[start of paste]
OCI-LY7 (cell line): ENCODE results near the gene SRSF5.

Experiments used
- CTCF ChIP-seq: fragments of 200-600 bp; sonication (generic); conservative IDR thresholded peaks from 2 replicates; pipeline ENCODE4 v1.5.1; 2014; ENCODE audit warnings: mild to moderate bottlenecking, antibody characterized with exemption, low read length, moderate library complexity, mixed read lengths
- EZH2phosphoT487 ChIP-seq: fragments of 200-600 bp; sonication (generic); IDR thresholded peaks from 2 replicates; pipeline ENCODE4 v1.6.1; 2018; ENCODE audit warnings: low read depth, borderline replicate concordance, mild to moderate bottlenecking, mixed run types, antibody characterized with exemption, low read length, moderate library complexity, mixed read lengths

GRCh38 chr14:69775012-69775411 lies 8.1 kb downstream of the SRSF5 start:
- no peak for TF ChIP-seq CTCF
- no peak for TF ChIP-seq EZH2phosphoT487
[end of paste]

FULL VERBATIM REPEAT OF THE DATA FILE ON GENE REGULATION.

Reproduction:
OCI-LY7 (cell line): ENCODE results near the gene SRSF5.

Experiments used
- CTCF ChIP-seq: fragments of 200-600 bp; sonication (generic); conservative IDR thresholded peaks from 2 replicates; pipeline ENCODE4 v1.5.1; 2014; ENCODE audit warnings: mild to moderate bottlenecking, antibody characterized with exemption, low read length, moderate library complexity, mixed read lengths
- EZH2phosphoT487 ChIP-seq: fragments of 200-600 bp; sonication (generic); IDR thresholded peaks from 2 replicates; pipeline ENCODE4 v1.6.1; 2018; ENCODE audit warnings: low read depth, borderline replicate concordance, mild to moderate bottlenecking, mixed run types, antibody characterized with exemption, low read length, moderate library complexity, mixed read lengths

GRCh38 chr14:69775012-69775411 lies 8.1 kb downstream of the SRSF5 start:
- no peak for TF ChIP-seq CTCF
- no peak for TF ChIP-seq EZH2phosphoT487